Following the announcement of Apple's annual fundraising for World AIDS Day this morning, USA Today has now published a new interview with CEO Tim Cook, discussing the lengths Apple goes to in support of projects like PRODUCT(RED) and what it means to Cook personally. The fundraising will donate $1 to (RED)'s fight against AIDS for every purchase made with Apple Pay in an Apple Store, on Apple.com, or through the Apple Store app from December 1-6.
Cook said that the company "wanted there to be something for everyone" in terms of donating, learning about the issue at hand, or simply being excited for a new Apple accessory launch. There are four new PRODUCT(RED) items, including an iPhone 7 Smart Battery Case, iPhone SE Case, Pill+ Portable Speaker, and Beats Solo3 Wireless On-Ear Headphones. (RED) CEO Deb Dugan said that the company, combined with Apple's spotlight on the issue, has positively impacted the lives of 70 million individuals suffering from HIV/AIDS.
"We put our weight behind lots of things in the civil rights area," says Cook. "Similarly, I think it's key that people think about what they stand for and help their communities. We always say that we want to leave the world better than we found it. So, we try to thoughtfully decide how we can do that."
The topic of Donald Trump's upcoming presidency is briefly touched upon, centering around the possible negative ramifications for Apple and other more left-leaning tech companies. When asked if he's concerned whether Trump supporters would denounce Apple because of its anti-Trump viewpoints, Cook remained adamant that Apple -- and any company -- should retain a strong central value system, whether or not those values misalign with some of its customers.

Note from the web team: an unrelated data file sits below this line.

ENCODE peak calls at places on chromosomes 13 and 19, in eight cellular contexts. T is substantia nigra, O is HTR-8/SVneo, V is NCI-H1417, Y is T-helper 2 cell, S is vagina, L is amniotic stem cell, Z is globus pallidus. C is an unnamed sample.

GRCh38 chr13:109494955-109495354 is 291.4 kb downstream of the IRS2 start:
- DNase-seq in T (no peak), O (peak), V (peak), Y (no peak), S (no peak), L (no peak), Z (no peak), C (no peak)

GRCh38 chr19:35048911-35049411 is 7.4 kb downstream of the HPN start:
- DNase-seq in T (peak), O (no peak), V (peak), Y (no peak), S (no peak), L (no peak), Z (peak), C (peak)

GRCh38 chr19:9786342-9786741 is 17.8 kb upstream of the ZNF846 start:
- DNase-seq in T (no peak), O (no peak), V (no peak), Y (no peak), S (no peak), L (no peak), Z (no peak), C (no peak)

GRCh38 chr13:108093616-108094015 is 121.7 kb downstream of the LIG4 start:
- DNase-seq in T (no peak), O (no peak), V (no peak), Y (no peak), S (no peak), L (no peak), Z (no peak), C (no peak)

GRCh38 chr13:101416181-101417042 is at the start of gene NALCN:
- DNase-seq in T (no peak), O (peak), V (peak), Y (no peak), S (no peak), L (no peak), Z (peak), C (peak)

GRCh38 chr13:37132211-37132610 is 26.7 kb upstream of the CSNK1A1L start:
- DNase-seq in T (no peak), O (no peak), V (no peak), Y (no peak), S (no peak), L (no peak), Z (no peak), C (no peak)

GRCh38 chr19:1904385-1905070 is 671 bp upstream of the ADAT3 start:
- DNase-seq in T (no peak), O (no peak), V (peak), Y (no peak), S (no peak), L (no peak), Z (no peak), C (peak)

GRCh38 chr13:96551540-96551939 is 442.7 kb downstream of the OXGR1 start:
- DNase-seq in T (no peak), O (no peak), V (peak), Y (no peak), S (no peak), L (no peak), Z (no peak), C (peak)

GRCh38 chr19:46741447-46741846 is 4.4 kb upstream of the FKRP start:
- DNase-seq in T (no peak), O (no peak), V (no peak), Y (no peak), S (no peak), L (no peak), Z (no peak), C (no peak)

"Of course corporations should have values, because people should have values," says the soft-spoken tech leader, who has been vocal on a range of civic issues, from gay rights to privacy rules. "And corporations are just a bunch of people."
Cook was also asked to address critics who claim that his stance domestically on certain issues, namely gay rights, is hypocritical given that homosexuality is a crime "in about a fifth of the 100-plus countries Apple does business in." Another point claims that the company's political leanings help generate more sales towards its younger millennial customer base.
"We'll always help the most people through our products, because they empower people to do great things themselves," he says. "But this (RED) partnership allows us to touch a group of people we normally wouldn't. Sub-Saharan Africa is not a big marketplace for us. This is about trying to lift people up."
"We haven't shied away from being visible on a number of topics, and if it's something in our wheelhouse, we'll always be visible and stand up to protect as well as advance people's rights," he says.
Apple and Tim Cook have supported, and fought for, a number of movements and causes over the years, most recently holding a fundraiser for Hillary Clinton, fighting for user privacy and security against the FBI, and marching in annual support of LGBT rights during the Pride Festival in San Francisco.
Cook's final note on Apple's bold stances was that he and the company don't intend to stop moving forward in the fight for acceptance, inclusiveness, and support in all of these areas and more. "Every generation has a responsibility of expanding the definition of those rights, to move forward. So we'll very much continue to do that."
Check out the full USA Today interview with Tim Cook here.
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